Hetty Green’s Thrifting Theory

Green’s personal view on thrift diverged from the public’s perception, heavily influenced by her father’s frugality and her Quaker background.

She saw thrift as a way of life, inherited from her father, who rejected luxury in favor of simpler pleasures, like inexpensive cigars. Here is what he had to say,

I smoke four cent cigars and I like them. If I were to smoke better ones, I might lose my taste for the cheap ones that I now find quite satisfactory.”

Her Quaker upbringing further reinforced her commitment to simplicity and modest living, which she saw as essential to living in accordance with her faith.

Moreover, her thriftiness played a crucial role in her investment strategy, enabling her to confidently invest during financial crises by maintaining minimal living expenses.

Hetty Green’s Legacy Lives On

Hetty Green’s Legacy Lives On

Despite the snarky comments and the nefarious reputation, Green was a formidable force. She helped stablizie banks and the economy during the financial panic times. Her legacy lives on. But mostly, there are speculations that the news about Hetty’s stinginess was sensationalised because mysiogynistic men couldn’t stand to be around a more powerful and wealthy woman.
Following her passing, Green earned titles such as the “Wizard of Finance” and the “Richest Woman in America,” with estimates of her wealth ranging from $100 million to $200 million, making her arguably the wealthiest woman globally at the time.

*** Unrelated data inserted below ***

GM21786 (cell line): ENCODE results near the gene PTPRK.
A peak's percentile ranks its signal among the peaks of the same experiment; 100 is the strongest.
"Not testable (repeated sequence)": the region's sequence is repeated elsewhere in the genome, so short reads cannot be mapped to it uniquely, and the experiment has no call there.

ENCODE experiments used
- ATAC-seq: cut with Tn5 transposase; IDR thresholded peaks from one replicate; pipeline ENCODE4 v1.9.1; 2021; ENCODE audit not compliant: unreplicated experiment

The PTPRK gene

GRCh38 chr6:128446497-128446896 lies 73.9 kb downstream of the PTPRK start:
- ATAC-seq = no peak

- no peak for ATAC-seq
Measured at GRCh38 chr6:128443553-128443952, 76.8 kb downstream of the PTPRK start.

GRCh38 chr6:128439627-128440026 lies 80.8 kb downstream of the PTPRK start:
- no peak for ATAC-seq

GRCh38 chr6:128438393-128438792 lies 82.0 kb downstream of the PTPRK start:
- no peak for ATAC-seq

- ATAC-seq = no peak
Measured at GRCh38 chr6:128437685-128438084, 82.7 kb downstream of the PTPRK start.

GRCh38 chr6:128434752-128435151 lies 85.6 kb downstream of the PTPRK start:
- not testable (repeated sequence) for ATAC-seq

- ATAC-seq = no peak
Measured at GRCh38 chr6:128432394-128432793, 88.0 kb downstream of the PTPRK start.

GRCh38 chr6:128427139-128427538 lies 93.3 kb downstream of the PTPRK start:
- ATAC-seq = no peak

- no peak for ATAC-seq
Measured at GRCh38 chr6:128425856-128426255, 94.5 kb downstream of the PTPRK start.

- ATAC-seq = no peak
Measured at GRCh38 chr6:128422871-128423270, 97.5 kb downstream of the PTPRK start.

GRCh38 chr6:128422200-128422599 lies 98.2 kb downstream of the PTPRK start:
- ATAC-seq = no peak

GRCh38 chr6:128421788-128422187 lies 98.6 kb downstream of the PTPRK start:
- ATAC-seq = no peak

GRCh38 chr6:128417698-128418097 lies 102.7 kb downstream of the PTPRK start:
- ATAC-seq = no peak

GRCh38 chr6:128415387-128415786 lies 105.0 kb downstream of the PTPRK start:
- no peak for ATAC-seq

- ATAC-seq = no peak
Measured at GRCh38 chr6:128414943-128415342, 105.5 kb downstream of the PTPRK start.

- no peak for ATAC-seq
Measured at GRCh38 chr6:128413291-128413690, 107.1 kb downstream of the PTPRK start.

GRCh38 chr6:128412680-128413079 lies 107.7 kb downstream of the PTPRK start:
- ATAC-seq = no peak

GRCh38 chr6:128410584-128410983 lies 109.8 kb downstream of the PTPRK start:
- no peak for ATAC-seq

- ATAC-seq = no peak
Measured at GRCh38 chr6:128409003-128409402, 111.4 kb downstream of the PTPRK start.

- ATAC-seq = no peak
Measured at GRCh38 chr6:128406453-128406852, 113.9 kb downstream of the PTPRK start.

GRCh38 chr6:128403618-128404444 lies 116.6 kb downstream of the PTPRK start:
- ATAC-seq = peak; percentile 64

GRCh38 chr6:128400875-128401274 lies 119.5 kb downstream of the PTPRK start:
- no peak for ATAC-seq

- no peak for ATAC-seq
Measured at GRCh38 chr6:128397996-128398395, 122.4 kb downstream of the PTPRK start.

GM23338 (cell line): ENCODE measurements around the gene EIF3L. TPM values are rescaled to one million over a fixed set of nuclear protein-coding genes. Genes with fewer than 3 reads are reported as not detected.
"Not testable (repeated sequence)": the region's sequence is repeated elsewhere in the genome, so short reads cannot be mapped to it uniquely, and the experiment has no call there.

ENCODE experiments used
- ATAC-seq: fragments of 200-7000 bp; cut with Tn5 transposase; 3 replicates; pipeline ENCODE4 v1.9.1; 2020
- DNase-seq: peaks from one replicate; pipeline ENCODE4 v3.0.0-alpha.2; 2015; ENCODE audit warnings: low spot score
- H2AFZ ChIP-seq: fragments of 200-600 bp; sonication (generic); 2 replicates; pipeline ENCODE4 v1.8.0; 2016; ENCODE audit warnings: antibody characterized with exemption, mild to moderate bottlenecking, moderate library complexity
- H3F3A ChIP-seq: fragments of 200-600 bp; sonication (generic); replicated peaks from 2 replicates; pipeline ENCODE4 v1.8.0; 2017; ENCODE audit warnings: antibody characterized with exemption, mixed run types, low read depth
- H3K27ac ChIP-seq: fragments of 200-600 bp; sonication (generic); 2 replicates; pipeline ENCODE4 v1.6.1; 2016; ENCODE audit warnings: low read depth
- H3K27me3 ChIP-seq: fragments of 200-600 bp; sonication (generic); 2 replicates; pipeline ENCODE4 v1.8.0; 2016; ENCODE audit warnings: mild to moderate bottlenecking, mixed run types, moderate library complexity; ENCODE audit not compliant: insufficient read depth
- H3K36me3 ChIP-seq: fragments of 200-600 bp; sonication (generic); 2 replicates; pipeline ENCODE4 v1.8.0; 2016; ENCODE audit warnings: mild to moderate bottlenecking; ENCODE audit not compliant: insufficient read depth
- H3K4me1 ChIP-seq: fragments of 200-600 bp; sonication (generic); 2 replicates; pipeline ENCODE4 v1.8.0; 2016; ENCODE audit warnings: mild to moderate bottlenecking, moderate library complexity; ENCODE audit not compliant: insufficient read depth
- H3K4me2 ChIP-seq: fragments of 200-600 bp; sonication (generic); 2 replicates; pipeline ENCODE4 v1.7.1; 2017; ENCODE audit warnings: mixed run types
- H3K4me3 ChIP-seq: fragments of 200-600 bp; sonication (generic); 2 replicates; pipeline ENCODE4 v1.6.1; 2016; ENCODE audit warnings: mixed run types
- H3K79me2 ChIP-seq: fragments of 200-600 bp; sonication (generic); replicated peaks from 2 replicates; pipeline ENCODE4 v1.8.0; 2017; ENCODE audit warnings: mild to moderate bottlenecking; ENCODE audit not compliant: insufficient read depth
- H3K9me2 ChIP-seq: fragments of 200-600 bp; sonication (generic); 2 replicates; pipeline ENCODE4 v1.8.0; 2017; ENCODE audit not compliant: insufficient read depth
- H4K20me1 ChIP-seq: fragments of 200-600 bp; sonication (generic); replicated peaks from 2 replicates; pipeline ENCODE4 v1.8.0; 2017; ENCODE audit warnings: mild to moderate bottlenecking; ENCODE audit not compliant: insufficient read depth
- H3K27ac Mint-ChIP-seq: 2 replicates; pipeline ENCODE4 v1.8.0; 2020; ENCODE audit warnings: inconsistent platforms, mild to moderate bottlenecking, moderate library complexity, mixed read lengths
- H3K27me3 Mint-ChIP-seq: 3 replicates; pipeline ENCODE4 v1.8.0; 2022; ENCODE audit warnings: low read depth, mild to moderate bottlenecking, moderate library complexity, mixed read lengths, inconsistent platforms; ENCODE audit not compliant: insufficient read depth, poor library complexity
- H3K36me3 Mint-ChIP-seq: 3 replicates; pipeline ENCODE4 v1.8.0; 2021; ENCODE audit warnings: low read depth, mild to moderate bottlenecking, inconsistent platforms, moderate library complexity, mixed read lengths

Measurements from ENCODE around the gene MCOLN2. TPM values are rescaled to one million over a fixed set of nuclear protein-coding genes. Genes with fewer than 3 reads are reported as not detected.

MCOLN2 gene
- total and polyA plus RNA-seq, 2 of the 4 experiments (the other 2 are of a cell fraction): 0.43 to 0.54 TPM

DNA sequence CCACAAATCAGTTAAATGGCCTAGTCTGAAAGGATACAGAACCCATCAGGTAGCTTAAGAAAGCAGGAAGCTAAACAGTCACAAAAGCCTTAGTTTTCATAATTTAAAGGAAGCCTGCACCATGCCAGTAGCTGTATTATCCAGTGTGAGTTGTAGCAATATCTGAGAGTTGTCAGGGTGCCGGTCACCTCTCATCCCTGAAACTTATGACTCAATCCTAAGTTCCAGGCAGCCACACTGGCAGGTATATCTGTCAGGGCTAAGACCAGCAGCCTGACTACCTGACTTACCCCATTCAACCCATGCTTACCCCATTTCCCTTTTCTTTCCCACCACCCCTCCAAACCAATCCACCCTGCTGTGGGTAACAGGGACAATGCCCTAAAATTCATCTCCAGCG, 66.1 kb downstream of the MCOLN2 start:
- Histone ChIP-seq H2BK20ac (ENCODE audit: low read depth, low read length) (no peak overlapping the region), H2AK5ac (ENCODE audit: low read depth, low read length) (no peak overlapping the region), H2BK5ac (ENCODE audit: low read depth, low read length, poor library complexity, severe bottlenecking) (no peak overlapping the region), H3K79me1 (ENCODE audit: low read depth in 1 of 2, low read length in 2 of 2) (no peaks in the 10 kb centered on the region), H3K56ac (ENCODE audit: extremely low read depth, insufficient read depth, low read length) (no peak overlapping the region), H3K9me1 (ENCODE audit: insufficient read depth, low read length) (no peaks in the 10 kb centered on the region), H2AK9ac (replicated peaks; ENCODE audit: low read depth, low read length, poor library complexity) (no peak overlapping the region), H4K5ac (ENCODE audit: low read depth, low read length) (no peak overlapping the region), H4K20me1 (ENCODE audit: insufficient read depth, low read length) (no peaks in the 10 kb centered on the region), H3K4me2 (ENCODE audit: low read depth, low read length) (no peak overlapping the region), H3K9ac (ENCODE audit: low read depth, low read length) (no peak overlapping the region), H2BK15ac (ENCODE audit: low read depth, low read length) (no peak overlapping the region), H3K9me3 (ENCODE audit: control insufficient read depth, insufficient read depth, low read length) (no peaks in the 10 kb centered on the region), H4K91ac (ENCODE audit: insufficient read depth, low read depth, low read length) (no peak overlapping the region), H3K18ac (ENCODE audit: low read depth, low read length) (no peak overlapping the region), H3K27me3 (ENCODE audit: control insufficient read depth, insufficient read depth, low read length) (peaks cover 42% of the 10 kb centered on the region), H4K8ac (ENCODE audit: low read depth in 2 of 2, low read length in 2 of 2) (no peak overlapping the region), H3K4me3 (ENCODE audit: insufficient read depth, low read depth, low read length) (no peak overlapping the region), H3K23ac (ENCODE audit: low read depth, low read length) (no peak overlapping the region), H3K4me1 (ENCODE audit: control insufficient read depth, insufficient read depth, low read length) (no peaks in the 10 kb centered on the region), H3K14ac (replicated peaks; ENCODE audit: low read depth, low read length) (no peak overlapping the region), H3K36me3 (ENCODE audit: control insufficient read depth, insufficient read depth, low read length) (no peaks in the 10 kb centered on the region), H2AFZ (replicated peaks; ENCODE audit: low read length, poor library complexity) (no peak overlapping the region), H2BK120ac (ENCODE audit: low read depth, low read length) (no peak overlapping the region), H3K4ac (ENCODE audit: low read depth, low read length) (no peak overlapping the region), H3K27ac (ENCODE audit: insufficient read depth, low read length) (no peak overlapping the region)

She was honored her two days after her death, highlighting her enigmatic persona and the fascination surrounding her career. They attributed her financial acumen to her New England heritage, emphasizing her ancestors’ prudent approach to money. While some perceived her as stern, there was no record of her causing harm, and criticisms of her ruthlessness were unsubstantiated. The Times concluded that although there were few like her, the presence of less commendable figures was a greater concern.

Kanza Panhwar
Kanza Panhwar
Dr. Kanza Panhwar, the dynamic online writer, captivates readers in the digital realm. Armed with an MBBS degree, she crafts engaging content on diverse topics, from tech-savvy reviews, and insightful medical analysis to thought-provoking opinion pieces. With a conversational tone and colloquial expression, Jessica fosters a strong connection with her audience, while her adaptability keeps her at the forefront of the ever-evolving internet landscape for the past six years. Embracing the digital era's opportunities, she leaves an indelible mark on the virtual world, one captivating article at a time.